Though [China] has taken steps to join the community of nations, it now appears to be launching a newly militant program of nationalism. Japan is the proximate target, but one ultimately suspects that all this is aimed at the U.S. The U.S., however, isn’t helping matters by threatening to launch a currency- and trade-protection war against China. (link)

Grassroots Interaction in the Sino-Japanese Relationship (link) Interesting how shallow the quoted writer's understanding of Japanese culture is. The product of a communist culture mass-manufacturing a proletariate with arrested critical thinkings skills, he's too much a local product, too much the peer-approved chauvinist and blue-nosed moralizer to have much interest in what makes these queer Japs tick. I'm not being snide. After all, it is fascinating stuff that someone can talk about his former pastime as a soldier raping and killing girls, and do so in front of his passive politely-smiling wife. But rather than an attempt to understand Japanese psychology and interaction, instead we have the all too common sight of an adult venting teenage angst in lieu of ventilating some curiosity, some ideas, some penetrating insight. With the Chinese MSM, presumably there's little tradition of popular psychology (not that US MSM is that much better, though at least political correctness makes media professionals crudely cautious about moral judgements that cross cultural lines). Myself I'm not a fan of morals at all. An obsession with morals by my lights are a sure-sign of a provincial mindset. Ethics however... Perhaps because China as an empire highly stressed assimilation of ethnic groups in the French colonial fashion (failure to speak the Empire's language was actively punished, empire-centric names had to be adopted by conquered peoples, the whitewashing of indigenous identity was aggressively pursued: though much of this has changed in today's China, in part as tourism in minority areas has become more popular and the mainstream developed a growing sympathy for minorities). For all these reasons and more, unlike the colonizing Japanese and English and the French, perhaps ethnology has been little pursued by China's several millenia of indigenous colonizing powers? I don't know. Yet.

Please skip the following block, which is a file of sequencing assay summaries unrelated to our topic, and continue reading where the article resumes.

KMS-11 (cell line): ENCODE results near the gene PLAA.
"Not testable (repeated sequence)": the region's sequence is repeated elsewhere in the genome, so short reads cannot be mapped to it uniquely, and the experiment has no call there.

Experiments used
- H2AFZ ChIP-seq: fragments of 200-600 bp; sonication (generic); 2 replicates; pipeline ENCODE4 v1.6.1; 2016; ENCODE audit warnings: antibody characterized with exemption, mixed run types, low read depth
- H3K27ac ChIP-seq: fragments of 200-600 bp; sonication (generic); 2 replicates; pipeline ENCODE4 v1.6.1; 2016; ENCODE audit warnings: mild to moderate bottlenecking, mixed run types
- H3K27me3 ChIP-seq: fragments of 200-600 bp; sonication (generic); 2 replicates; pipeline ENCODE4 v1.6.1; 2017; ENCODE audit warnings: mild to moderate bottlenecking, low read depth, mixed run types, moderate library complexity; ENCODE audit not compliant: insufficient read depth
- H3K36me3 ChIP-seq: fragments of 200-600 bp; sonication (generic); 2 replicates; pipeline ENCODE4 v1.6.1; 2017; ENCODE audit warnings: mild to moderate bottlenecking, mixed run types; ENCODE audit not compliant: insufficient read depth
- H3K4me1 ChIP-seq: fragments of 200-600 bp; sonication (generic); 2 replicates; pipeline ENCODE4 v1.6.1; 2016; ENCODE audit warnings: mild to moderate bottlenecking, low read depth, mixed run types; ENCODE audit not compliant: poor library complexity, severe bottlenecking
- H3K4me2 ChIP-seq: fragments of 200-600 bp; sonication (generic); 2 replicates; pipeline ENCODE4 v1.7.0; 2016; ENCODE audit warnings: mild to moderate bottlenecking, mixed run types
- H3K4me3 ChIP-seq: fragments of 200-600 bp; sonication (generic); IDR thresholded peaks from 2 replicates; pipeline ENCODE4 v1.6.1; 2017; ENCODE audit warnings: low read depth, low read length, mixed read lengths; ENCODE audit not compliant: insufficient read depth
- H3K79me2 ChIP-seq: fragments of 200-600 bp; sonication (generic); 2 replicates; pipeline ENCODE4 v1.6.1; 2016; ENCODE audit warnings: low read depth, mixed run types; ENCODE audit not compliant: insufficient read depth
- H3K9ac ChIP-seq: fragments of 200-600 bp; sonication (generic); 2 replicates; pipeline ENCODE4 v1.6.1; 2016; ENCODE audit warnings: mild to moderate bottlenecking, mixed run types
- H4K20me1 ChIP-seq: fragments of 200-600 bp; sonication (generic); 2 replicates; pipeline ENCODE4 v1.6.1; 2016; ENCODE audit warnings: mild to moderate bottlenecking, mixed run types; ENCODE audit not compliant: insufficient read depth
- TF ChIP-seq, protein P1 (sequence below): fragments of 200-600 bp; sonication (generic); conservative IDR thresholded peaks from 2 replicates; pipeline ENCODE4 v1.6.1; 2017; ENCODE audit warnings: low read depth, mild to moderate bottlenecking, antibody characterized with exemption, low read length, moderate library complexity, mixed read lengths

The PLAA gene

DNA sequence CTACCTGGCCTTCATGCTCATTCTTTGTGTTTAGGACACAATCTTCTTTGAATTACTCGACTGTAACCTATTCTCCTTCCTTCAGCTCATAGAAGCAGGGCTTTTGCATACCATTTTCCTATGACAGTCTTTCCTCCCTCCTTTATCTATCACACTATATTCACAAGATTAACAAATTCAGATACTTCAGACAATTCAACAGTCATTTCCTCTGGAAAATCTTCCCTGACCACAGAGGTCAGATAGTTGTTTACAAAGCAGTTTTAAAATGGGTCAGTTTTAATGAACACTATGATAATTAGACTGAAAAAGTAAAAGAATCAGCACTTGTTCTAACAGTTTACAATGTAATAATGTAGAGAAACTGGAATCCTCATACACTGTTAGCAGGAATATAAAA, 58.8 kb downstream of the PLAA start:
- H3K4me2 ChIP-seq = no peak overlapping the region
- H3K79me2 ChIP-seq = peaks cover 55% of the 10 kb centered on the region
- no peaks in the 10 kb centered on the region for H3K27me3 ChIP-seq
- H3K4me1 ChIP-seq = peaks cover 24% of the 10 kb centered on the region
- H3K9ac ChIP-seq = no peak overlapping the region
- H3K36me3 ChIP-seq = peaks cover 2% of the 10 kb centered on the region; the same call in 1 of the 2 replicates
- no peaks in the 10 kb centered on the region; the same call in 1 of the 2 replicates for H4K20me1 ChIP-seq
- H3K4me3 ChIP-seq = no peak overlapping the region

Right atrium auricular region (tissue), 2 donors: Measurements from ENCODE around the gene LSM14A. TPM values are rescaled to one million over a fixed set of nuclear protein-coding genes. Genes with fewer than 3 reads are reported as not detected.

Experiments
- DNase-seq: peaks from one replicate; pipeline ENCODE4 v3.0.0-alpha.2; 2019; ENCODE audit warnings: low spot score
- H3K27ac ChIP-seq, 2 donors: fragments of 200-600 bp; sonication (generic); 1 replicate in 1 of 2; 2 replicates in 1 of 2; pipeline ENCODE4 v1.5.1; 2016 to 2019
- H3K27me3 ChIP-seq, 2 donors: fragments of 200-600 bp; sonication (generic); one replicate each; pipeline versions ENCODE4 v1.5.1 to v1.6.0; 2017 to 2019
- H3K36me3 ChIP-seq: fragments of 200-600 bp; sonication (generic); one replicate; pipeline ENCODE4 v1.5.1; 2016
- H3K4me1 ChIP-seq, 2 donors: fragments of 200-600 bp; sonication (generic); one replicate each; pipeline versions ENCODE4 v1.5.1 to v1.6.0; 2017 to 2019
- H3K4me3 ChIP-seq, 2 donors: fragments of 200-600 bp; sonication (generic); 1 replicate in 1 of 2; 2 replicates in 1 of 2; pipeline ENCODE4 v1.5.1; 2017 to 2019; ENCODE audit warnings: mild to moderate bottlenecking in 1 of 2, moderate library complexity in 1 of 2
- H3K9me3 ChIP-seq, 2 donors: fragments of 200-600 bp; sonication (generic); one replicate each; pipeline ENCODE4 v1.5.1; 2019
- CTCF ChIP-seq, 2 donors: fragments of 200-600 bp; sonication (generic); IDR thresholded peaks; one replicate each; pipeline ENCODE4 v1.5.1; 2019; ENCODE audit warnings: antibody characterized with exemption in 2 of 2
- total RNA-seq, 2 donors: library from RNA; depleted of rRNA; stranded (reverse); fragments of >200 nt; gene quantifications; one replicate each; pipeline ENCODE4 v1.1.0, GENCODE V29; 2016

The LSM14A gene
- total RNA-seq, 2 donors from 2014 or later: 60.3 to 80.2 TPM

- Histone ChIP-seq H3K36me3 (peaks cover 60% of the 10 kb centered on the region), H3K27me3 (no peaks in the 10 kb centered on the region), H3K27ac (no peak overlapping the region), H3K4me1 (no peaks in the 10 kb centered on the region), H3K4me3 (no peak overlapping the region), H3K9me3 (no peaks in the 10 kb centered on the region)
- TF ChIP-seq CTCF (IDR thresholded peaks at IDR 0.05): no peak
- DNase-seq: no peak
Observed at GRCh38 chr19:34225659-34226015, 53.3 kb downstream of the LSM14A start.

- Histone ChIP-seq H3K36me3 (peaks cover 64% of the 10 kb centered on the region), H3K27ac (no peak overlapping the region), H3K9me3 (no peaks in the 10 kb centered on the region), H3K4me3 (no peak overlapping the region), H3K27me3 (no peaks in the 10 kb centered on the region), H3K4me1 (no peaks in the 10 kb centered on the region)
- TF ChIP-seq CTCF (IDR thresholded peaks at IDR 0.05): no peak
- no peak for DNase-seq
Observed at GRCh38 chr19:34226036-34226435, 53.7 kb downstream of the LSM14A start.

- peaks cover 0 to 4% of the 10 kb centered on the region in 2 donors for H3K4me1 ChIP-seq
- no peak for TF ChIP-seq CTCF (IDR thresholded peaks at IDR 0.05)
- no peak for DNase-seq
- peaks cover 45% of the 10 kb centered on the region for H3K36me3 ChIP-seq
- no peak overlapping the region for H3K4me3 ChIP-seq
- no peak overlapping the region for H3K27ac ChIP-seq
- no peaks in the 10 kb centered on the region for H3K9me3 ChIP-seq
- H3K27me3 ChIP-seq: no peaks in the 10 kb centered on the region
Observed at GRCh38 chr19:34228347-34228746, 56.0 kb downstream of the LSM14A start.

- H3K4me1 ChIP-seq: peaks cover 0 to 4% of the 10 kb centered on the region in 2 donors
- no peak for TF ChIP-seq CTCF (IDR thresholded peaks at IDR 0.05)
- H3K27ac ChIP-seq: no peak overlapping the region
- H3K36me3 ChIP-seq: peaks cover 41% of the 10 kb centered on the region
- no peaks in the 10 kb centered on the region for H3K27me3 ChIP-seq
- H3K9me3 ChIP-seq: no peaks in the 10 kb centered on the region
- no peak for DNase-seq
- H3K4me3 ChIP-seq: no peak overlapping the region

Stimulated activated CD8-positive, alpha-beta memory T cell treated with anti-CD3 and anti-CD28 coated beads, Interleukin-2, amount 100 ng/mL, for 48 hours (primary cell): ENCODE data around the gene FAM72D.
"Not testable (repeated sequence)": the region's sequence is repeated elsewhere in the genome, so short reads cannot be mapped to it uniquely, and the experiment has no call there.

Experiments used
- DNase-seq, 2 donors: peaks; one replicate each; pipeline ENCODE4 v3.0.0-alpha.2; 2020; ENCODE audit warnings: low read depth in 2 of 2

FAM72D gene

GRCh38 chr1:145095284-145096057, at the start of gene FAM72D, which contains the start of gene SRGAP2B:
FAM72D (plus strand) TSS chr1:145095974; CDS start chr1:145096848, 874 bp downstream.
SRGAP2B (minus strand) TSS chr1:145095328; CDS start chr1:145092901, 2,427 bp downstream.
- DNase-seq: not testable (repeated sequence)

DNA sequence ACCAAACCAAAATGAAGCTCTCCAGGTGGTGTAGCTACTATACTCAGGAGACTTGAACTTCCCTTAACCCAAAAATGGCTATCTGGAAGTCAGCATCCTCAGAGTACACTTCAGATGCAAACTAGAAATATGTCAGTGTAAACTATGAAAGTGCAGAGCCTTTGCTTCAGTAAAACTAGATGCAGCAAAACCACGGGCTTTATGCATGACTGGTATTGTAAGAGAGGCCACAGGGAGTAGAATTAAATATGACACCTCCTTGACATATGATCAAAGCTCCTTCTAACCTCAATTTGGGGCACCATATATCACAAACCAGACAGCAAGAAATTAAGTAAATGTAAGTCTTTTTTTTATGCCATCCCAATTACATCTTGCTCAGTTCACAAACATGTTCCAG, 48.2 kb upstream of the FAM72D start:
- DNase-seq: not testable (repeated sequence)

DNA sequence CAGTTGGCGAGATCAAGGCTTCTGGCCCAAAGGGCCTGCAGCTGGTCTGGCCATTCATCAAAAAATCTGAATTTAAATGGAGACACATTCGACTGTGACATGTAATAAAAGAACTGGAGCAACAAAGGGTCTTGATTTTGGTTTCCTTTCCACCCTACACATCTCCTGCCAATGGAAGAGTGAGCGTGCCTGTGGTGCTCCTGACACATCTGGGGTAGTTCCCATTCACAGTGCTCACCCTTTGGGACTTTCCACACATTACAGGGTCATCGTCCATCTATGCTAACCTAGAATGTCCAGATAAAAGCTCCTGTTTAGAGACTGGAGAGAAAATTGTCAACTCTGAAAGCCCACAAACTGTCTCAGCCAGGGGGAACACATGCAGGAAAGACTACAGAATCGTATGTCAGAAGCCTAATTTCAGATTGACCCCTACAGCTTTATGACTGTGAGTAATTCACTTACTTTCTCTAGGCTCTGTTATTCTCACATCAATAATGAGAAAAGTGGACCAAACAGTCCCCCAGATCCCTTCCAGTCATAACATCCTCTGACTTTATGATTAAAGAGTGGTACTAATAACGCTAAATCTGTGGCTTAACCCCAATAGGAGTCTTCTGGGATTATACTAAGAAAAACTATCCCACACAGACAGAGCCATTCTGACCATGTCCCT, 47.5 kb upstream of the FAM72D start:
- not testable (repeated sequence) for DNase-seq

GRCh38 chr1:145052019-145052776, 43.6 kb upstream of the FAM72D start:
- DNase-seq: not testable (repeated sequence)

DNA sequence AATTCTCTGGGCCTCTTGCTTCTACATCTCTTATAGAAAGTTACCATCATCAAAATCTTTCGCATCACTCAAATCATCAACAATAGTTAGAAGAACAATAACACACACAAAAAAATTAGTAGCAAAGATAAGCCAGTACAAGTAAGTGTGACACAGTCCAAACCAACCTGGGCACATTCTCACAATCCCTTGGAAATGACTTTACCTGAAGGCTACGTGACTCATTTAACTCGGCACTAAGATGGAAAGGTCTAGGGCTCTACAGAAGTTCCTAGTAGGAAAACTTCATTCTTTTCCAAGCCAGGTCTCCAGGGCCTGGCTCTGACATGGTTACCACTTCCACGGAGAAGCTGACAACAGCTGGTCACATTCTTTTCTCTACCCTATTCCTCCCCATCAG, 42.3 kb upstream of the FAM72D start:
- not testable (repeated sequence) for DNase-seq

When Hong Kong first became a British colony, flogging was a common practice used to punish criminals. (link)

Easily the most unfair and even ridiculous interview of a politician I've seen. I'm no fan of Charles Kennedy (candidate for British Prime Minister), but this BBC interview... Good grief! I imagine it's supposed to be hard-hitting, but it's really just cherry-picking a la Bill O'Reilly
(video link) It would have been more productive to put Kennedy on C-Span, give him ten minutes to freely yammer in a civilized setting and then turn him over to the harsh mercies of the call-in hoi polloi. I have one of interviewer Jeremy Paxman's books "The English" on a back shelf. Bait for dust-bunnies, it's just as relentlessly humorless as he is here in the flesh.